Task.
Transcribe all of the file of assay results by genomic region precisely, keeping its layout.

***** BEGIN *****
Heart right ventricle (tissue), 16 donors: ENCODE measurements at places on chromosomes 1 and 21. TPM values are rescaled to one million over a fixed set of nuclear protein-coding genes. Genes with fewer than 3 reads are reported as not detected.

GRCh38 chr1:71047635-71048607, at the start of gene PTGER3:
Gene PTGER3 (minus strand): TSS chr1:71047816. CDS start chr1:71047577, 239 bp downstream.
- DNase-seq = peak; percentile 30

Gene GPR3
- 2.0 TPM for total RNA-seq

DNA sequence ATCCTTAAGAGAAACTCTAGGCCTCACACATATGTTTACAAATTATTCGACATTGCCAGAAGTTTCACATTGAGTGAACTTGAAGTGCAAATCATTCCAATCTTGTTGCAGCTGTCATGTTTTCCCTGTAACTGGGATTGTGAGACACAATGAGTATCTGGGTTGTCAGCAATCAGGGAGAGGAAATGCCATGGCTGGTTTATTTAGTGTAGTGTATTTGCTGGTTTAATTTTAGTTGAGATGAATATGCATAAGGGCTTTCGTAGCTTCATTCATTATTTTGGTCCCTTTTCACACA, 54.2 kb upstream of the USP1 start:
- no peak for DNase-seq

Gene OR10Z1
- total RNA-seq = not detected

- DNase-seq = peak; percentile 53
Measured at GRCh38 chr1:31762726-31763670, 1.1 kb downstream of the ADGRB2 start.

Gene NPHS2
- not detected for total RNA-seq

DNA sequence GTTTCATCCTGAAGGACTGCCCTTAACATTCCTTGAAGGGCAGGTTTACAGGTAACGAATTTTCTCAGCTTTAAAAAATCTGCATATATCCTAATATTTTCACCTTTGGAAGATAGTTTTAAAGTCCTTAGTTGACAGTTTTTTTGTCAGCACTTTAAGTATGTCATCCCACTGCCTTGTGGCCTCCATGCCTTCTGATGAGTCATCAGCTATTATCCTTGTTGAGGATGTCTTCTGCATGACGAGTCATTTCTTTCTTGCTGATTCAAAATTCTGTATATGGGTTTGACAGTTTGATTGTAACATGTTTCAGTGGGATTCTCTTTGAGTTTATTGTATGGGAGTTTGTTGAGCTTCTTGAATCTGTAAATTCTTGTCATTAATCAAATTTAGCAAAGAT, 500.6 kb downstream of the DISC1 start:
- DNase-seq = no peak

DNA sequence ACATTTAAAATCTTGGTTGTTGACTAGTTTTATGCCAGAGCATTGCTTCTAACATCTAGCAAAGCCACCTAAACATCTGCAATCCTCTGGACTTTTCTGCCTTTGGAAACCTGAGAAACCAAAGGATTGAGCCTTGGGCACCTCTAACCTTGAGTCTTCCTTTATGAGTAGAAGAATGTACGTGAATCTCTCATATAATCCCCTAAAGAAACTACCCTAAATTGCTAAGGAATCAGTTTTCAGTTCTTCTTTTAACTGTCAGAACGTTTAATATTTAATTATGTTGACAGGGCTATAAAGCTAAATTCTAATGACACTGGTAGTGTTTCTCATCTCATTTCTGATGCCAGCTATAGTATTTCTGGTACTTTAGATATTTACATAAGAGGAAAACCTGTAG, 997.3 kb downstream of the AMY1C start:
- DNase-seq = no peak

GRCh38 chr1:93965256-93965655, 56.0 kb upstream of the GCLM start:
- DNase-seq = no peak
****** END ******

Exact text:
Heart right ventricle (tissue), 16 donors: ENCODE measurements at places on chromosomes 1 and 21. TPM values are rescaled to one million over a fixed set of nuclear protein-coding genes. Genes with fewer than 3 reads are reported as not detected.

GRCh38 chr1:71047635-71048607, at the start of gene PTGER3:
Gene PTGER3 (minus strand): TSS chr1:71047816. CDS start chr1:71047577, 239 bp downstream.
- DNase-seq = peak; percentile 30

Gene GPR3
- 2.0 TPM for total RNA-seq

DNA sequence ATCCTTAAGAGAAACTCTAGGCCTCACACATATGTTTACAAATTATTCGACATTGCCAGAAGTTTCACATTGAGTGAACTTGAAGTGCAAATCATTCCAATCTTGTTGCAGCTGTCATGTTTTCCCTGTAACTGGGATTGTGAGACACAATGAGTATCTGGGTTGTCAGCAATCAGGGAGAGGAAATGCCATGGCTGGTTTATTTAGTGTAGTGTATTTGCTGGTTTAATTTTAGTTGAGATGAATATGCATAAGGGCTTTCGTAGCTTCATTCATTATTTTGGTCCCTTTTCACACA, 54.2 kb upstream of the USP1 start:
- no peak for DNase-seq

Gene OR10Z1
- total RNA-seq = not detected

- DNase-seq = peak; percentile 53
Measured at GRCh38 chr1:31762726-31763670, 1.1 kb downstream of the ADGRB2 start.

Gene NPHS2
- not detected for total RNA-seq

DNA sequence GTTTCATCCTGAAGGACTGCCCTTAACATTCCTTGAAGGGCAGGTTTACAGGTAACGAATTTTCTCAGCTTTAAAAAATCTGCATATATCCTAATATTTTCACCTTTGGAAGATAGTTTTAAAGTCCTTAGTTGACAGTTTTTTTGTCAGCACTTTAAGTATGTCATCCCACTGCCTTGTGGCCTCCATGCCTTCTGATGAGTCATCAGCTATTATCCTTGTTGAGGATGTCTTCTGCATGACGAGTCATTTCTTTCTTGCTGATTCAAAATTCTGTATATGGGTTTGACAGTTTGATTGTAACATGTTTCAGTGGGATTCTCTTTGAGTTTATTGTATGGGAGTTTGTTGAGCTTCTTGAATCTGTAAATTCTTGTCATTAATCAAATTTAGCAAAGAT, 500.6 kb downstream of the DISC1 start:
- DNase-seq = no peak

DNA sequence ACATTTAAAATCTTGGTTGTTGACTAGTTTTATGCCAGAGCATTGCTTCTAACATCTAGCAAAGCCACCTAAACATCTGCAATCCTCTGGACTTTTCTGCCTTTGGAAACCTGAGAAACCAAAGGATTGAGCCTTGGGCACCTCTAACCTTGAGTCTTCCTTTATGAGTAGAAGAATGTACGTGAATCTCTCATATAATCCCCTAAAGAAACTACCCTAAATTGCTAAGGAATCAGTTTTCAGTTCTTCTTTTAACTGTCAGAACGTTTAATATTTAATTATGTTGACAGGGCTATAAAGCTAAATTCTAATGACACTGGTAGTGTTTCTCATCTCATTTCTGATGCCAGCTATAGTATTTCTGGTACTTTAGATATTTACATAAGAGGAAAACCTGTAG, 997.3 kb downstream of the AMY1C start:
- DNase-seq = no peak

GRCh38 chr1:93965256-93965655, 56.0 kb upstream of the GCLM start:
- DNase-seq = no peak